A few months later, I dreamed again:

I am on the battlefield of Gallipoli, walking through heavy artillery fire. I seem to be in a parallel reality. Bombs explode around me, clumps of earth and gore are bursting at my feet. Bullets whiz past, zinging right next to my ears. I walk, safe from injury, witnessing everything in slow motion. As I watch, a circle of women appears. One by one, they step onto the battlefield. Each of them claims a fallen soldier – a husband, a brother, a son, tenderly kneeling by the corpse, lifting him into her arms, caressing his face as she weeps. Each of them is singing her lament. A beautiful, terrible keening rises up, columns of wailing and grief.

These dreams and others led to everyday gandhis hosting Liberia’s first post–war traditional Mourning Feast. During a Mourning Feast, the extended family and community of a deceased person gather to resolve their differences and put any lingering conflicts to rest with the dead, who are then sent ‘across the river’ with drumming and dancing, taking the community’s conflicts with them. The ceremony concludes with a communal feast during which the act of eating from the common bowl is an oath of reconciliation. (I found out two years later that local dreamers had dreamed that the dead had told them: We, the Dead, have come together. We are united. It is time for you, the living, to do the same.)

As in most traditional/indigenous cultures, in Liberia it is well understood that if it weren’t for our ancestors, we wouldn’t be alive today. Therefore it is our pleasure and our obligation to honor them. But, since the war that consumed the country from 1989–2004, over 250,000 bodies were left scattered helter–skelter across the land. These rites had not been performed and the deaths had not been grieved, leaving the country in the lingering paralysis of unhealed trauma and unexpressed grief along with the anguish of failing to honor their dead.

‘Our’ Mourning Feast was peacefully attended by more than 5,000 people. And it catalyzed the community to continue with many, smaller feasts — for children, women, healers, the land, the forests, the animals, the birds and the water. One man, a traditional herbalist who cannot read or write and has never traveled beyond Liberia’s capital, Monrovia, dreamed that a goat was to be sacrificed at a particular stream in a particular village so that the blessings of peace (carried by the blood of the animal as it mixed with the water) would flow to Europe and the United States. After the ceremony, I was able to trace the stream on a map — barely a trickle at the site of the offering—and saw that, indeed, it flows into the Atlantic Ocean.

In Liberia, as in much of Africa, animal sacrifices reflect a deep and conscious covenant with the natural world — not unlike the spiritual partnership of traditional hunters, in which the animals ‘agree’ to give their lives to feed the human community in exchange for mutual respect and devotion. In Liberia, the blood of the animal that is offered is understood to be a potent conduit for human prayers to reach the Other World (similar to the rising smoke of sacred herbs in Native America such as sage and tobacco).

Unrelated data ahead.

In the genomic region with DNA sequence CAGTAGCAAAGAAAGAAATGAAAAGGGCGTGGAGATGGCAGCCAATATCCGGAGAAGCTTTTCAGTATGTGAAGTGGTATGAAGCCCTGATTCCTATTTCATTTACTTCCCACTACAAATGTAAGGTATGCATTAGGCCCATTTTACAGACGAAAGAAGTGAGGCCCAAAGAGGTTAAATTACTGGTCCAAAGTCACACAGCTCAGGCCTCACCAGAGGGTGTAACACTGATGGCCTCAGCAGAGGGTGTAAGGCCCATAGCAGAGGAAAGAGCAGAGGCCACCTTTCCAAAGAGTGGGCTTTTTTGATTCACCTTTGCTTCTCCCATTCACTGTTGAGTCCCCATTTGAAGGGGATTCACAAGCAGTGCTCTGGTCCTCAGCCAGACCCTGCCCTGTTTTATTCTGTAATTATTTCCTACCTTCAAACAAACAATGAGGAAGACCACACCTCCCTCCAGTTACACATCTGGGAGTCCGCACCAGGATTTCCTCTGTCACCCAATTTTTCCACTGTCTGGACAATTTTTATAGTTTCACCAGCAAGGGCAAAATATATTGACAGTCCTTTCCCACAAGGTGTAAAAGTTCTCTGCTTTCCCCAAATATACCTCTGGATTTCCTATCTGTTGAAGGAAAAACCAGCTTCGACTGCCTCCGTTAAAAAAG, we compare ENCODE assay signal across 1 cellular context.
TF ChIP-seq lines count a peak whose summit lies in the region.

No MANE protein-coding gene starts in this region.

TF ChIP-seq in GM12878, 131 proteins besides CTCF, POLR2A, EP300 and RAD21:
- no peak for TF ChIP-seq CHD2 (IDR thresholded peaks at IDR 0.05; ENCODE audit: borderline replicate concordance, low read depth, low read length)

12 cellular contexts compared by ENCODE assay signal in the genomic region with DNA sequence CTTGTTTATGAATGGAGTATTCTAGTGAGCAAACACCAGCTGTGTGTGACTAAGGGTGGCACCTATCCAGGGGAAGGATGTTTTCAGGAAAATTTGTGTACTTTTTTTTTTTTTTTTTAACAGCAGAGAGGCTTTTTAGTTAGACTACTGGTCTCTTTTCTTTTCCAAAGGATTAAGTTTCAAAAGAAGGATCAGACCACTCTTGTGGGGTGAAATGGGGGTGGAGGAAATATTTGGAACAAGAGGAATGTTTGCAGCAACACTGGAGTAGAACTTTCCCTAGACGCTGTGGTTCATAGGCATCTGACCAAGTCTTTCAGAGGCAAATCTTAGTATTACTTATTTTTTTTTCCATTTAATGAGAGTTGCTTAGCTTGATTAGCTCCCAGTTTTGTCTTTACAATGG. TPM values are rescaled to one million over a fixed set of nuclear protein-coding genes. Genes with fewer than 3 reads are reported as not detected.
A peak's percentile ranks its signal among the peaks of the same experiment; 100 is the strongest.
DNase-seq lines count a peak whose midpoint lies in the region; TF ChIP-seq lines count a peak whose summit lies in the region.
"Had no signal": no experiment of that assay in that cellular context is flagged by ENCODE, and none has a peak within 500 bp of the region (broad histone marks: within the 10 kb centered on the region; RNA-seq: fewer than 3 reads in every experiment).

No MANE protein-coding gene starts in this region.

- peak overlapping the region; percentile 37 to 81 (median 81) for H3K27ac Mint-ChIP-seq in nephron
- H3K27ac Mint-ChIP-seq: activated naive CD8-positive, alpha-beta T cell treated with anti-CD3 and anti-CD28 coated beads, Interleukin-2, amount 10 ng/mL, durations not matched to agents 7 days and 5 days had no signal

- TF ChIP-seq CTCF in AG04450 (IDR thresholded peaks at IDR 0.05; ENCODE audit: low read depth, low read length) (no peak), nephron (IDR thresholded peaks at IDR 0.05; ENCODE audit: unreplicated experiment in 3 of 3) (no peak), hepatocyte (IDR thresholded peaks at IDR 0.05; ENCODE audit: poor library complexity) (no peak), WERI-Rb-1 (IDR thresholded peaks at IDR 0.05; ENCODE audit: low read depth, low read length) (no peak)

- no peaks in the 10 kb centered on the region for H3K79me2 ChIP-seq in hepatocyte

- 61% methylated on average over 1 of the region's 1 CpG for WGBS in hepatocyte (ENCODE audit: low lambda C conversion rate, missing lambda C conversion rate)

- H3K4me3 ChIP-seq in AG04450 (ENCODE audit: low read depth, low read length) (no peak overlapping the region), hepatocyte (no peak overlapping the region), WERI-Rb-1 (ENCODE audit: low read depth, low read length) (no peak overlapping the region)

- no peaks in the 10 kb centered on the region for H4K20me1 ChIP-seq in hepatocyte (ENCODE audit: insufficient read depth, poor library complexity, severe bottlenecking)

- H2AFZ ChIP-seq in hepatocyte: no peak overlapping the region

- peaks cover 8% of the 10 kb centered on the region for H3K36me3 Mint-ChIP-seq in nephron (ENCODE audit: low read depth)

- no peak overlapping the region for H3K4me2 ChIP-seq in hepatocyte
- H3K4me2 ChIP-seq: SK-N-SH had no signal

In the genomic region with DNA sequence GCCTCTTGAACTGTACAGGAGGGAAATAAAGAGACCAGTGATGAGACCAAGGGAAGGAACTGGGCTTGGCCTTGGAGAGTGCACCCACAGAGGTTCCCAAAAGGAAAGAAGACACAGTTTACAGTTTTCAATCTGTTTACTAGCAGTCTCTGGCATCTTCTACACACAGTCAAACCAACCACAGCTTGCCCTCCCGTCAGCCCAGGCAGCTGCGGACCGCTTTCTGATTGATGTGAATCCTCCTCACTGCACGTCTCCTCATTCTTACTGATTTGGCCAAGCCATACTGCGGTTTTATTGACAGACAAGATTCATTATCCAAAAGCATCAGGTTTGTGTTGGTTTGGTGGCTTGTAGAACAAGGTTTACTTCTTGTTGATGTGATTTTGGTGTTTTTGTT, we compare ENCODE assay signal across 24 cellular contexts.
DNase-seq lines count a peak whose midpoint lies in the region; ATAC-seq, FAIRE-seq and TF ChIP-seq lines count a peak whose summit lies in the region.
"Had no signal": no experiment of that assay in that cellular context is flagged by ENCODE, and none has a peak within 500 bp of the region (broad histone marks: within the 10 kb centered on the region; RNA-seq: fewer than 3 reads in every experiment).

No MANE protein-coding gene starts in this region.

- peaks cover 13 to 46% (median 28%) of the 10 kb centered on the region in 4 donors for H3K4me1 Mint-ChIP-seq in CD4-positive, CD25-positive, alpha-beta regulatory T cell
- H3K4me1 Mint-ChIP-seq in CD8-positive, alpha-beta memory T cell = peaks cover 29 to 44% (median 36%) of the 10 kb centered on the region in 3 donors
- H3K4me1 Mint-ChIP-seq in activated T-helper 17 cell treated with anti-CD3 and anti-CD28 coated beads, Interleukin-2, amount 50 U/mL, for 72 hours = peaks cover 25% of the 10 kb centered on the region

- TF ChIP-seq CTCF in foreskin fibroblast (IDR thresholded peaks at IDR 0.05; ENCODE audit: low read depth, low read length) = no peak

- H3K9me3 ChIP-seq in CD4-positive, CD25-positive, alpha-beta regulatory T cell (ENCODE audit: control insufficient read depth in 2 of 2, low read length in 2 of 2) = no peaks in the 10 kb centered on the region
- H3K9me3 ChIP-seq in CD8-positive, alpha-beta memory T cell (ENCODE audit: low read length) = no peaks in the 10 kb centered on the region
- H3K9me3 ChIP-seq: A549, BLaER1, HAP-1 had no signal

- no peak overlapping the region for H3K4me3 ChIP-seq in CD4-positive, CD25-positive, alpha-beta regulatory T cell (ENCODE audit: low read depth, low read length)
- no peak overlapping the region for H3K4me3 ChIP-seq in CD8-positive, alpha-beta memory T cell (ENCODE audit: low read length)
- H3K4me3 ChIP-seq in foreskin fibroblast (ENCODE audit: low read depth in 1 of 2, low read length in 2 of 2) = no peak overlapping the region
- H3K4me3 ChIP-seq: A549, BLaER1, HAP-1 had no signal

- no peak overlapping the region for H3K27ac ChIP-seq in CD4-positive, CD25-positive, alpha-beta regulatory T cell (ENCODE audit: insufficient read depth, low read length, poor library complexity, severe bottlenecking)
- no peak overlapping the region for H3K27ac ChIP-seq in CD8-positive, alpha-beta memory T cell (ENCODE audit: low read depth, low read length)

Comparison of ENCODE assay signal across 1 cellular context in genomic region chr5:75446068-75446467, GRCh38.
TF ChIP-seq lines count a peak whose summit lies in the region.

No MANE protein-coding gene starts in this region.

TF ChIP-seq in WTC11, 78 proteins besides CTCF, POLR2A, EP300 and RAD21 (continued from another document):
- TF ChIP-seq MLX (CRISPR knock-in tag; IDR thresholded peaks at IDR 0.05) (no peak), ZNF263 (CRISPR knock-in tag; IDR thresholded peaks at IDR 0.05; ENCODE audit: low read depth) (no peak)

To take a life is to enter into active partnership with Death. Therefore, these activities engender an exchange of respect and humility, creating tangible results in daily life, as can be seen in the way the Mourning Feasts inspired the community and released pent–up grief. More importantly, these rites create a dialogue with the Other World and among human beings in ways that acknowledge and engage with Nature and the spirit realm as the primary nexus of those relationships, seen and unseen, that establish peace through heartfelt exchange and mutual accountability.

Nature responds. Often, Nature initiates the communication, through dreaming and synchronicities — inexplicable coincidences too numerous to be attributed to mere chance, too timely to ignore, and cohering into a clear message or discernable pattern. It is our responsibility to learn how to pay attention and how to interpret the signs. Master General, a rebel commander who considers himself to be a traditional man and is also an Imam and a Pentecostal preacher, told us that, according to traditional understanding, elephants are considered to be a sign that peace is coming. Three months prior to the ceasefire that finally ended Liberia’s civil war, Master General and his troops were on their way to attack Monrovia. In the forest, he saw a mother elephant and her calf. “I knew that God had spoken,” he told us. “No more war in Liberia!” He commanded his men to lay down their arms on the spot, and decreed that anyone using a weapon from that moment forward would face a firing squad.

“How many men were with you that day?” we wanted to know. “How many men laid down their guns because of the elephants?”

Master General thought for a moment. “Thirty–six thousand.”2

By following the dreams and listening to the community, a huge wave of creative energy and local wisdom was unleashed and successfully acted upon in ways that laid the groundwork for growth and development in the ‘tangible’ realm. One unexpected result was the profound and life–changing training that my colleagues and I have received over the years. It is intriguing to consider that Nature and the Other World seem to have undertaken (ha) the radical project of seeding change where it is arguably most needed: among westerners. This is accomplished, in part, by recruiting the least likely among us into experiences that broach no doubt whatever as to the luminous agency of the spirit world. (Go to any bookstore and you will find shelves of books filled with the stories of unwitting westerners who have stumbled into sacred indigenous teachings.)